Not to state the obvious, but classic novels can be intimidating. Just spotting that 600-odd-page copy of Jane Eyre on your bookshelf is enough to make you want to abandon the idea of reading timeless tomes altogether. While we don't want to suggest that you leave Charlotte Brontë's bulky book to collect dust on your shelf, we have curated a list of under-200-page classics that'll make the idea of picking up a quintessential read much more manageable.
Spanning an unputdownable coming-of-age story set in Chicago to a provocative page-turner about infidelity, these short classic novels may have slim spines, but they're anything but trivial. No need to bother with a bookmark—you're going to want to read these short classic books in one sitting.
Here are picks for the best classic books under 200 pages.
The House on Mango Street by Sandra Cisneros
Sandra Cisneros's short novel about a young Latina girl coming of age in Chicago, with its memorable characters and sparse but affecting prose, has earned its place on bookshelves among classics by Toni Morrison and Virginia Woolf. You may have read The House on Mango Street in school, but it's just as impactful when re-read as an adult.
Fahrenheit 451 by Ray Bradbury
Set in a dystopian future where literature is on the edge of extinction, Ray Bradbury's novel Fahrenheit 451 is often touted as an American classic. Bonus: After reading the classic novel from cover to cover, watch HBO's adaptation starring Michael B. Jordan. You won't be disappointed.
A Room of One's Own by Virginia Woolf
In A Room of One's Own, Woolf imagines that Shakespeare has a sister who is his intellectual equal in every way. Their only difference? She's a woman. Consider this classic novel, which reads more like an insightful essay on sexism, a must-read today.
Chronicle of a Death Foretold by Gabriel García Márquez
Although Gabriel García Márquez is best known for his Nobel Prize-winning epic One Hundred Years of Solitude, the celebrated Colombian author's slim yet powerful novella Chronicle of a Death Foretold, about a baffling murder, is well worth a read. In it, everyone knows a murder will occur, but no one does anything to stop it. It's one of those books where the more you learn, the less you know.
Sula by Toni Morrison
This is a brief but beautiful novel about two friends torn apart by an unforgivable betrayal, written by Nobel Prize-winning author Toni Morrison. The book belongs on every bookshelf alongside modern works of fiction on friendship, like Swing Time by Zadie Smith.
The Awakening by Kate Chopin
While an unfaithful wife may not be as shocking a concept as it was in 1899, when Chopin's novel was first published, The Awakening still deserves a spot in your to-read pile for its poignant portrayal of a married woman. In it, a woman escapes a stifling marriage to pursue passionate love.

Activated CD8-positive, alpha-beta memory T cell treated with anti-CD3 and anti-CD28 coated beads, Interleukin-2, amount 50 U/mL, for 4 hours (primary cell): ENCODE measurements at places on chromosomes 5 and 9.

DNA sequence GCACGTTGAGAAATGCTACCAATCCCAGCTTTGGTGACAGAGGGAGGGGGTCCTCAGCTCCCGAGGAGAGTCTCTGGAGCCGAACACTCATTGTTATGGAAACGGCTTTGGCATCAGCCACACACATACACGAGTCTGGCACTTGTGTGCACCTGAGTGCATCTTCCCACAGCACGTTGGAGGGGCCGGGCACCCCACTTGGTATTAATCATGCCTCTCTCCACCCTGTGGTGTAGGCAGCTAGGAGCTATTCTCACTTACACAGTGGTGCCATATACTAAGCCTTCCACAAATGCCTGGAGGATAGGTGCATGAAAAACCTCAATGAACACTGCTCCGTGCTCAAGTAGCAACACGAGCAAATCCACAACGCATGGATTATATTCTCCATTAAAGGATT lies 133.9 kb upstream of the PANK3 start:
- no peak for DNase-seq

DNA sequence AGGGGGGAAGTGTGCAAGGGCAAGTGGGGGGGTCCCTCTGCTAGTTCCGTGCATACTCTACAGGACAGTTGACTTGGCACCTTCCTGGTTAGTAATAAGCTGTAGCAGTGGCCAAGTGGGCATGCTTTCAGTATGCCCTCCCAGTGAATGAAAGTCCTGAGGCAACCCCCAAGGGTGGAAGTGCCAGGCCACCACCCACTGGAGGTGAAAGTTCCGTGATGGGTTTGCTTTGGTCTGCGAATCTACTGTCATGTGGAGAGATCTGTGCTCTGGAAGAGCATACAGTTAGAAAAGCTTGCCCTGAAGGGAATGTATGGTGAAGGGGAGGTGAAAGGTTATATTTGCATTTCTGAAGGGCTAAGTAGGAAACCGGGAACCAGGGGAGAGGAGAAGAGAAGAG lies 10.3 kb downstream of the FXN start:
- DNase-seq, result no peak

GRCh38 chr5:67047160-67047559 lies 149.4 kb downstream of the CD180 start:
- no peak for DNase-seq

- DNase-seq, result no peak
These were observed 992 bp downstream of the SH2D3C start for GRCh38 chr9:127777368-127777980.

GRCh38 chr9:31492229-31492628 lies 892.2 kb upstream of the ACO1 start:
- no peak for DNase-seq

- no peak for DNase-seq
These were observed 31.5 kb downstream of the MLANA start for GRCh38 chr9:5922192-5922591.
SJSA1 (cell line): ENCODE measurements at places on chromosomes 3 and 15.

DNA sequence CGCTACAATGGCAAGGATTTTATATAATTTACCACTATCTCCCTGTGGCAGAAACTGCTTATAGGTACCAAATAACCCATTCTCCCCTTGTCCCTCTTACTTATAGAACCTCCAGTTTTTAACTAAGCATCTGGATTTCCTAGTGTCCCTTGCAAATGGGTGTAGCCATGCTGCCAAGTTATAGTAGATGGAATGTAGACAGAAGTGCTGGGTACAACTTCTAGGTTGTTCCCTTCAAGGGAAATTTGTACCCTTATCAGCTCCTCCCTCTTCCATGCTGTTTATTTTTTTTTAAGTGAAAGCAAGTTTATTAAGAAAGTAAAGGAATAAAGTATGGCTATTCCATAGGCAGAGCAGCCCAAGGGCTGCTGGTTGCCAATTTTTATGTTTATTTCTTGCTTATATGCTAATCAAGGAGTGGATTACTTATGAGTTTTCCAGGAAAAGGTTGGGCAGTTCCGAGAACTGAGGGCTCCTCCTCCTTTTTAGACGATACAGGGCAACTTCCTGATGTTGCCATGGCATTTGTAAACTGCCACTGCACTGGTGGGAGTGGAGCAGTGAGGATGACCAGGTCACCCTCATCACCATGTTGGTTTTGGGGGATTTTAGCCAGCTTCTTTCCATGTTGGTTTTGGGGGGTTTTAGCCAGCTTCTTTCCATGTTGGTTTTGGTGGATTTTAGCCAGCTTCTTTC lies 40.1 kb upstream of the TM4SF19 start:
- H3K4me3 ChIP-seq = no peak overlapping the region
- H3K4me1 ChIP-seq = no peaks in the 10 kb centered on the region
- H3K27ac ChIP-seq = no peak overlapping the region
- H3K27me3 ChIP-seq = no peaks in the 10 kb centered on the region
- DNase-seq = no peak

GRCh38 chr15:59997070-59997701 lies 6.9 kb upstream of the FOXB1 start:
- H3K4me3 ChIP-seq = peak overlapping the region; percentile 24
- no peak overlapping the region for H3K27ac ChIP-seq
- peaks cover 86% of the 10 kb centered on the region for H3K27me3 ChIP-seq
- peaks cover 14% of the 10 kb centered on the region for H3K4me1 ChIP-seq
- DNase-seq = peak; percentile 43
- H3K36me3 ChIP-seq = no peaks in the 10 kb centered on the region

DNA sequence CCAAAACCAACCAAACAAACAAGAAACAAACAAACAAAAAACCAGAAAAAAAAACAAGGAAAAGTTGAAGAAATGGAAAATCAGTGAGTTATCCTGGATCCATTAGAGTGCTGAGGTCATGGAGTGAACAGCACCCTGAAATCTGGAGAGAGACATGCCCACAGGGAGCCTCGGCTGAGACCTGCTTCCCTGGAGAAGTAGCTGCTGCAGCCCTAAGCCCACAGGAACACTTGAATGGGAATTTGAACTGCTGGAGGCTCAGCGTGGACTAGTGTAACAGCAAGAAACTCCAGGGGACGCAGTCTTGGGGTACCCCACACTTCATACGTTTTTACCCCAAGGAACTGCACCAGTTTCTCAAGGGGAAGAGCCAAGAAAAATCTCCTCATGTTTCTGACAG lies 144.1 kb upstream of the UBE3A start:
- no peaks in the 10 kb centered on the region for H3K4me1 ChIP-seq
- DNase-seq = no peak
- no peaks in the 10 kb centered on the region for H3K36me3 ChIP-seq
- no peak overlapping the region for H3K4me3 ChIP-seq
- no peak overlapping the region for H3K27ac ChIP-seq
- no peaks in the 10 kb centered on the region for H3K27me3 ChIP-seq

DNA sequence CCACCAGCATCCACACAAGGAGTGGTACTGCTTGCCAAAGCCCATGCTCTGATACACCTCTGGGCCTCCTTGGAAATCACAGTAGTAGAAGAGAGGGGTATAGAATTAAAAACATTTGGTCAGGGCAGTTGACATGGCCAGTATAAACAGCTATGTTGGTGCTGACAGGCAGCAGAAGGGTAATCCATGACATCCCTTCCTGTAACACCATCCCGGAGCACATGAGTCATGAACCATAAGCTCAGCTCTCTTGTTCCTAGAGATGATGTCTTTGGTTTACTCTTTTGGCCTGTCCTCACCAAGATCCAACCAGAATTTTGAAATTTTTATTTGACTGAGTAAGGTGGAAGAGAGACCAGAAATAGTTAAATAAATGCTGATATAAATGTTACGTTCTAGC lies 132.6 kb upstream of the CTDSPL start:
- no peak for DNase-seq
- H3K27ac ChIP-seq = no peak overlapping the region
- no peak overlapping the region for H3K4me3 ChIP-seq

The Great Gatsby by F. Scott Fitzgerald
Set during the Jazz Age, F. Scott Fitzgerald's The Great Gatsby transports readers to a glamorous world of lavish parties that are more insidious than they seem. Follow up your read by watching Leonardo DiCaprio as Jay Gatsby in the 2013 film.
Even if you already own a copy, it's worth picking up this new edition, complete with a foreword by acclaimed novelist Jesmyn Ward.
Animal Farm by George Orwell
In just 128 pages, Orwell's scathingly satirical and fiercely funny novel packs a poignant punch, reimagining the events of the Russian Revolution through the eyes of a community of downtrodden mistreated farm animals seeking equality. Witness the rise and fall of these revolutionary animals in Animal Farm.
Passing by Nella Larsen
Although Nella Larsen's Passing was originally published in 1929, the tragic story about a light-skinned Black woman married to a racist White man unaware of her African American heritage continues to resonate with readers today. In it, the main character Clare Kendry longs for the Black identity she abandoned in favor of passing for White.
Franny and Zooey by J.D. Salinger
J.D. Salinger's lesser-known novel Franny and Zooey is actually composed of two interlocking short stories about disenfranchised siblings—Franny, an undergraduate student struggling to find her place, and her brother Zooey, an aspiring actor. It's a tale of the struggle that is entering adulthood.
The Metamorphosis and Other Stories by Franz Kafka
Technically a short story (not a novel) about a man who wakes up transformed into a beetle-like insect, Franz Kafka's "The Metamorphosis" only requires about 45 minutes of your time to tear through, making it the ultimate answer to not having time to read. The story is about feelings of inadequacy and isolation (both of which one may experience after realizing they've been turned into a scream-inducing insect).
Breakfast at Tiffany's by Truman Capote
Time travel to glamorous 1940s New York City with this Truman Capote classic. Holly Golightly is a teenage girl about town looking for a place that feels like home in this world—preferably on the arm of an older man—in Breakfast at Tiffany's. Don't miss the Audrey Hepburn film either, of course, which is based loosely on the novella.
The Pearl by John Steinbeck
The Pearl is about a poor diver who hits the mother lode by finding a pearl the size of a seagull's egg. He's ecstatic to be able to provide for his young family in this story based on a Mexican folk tale about love and greed.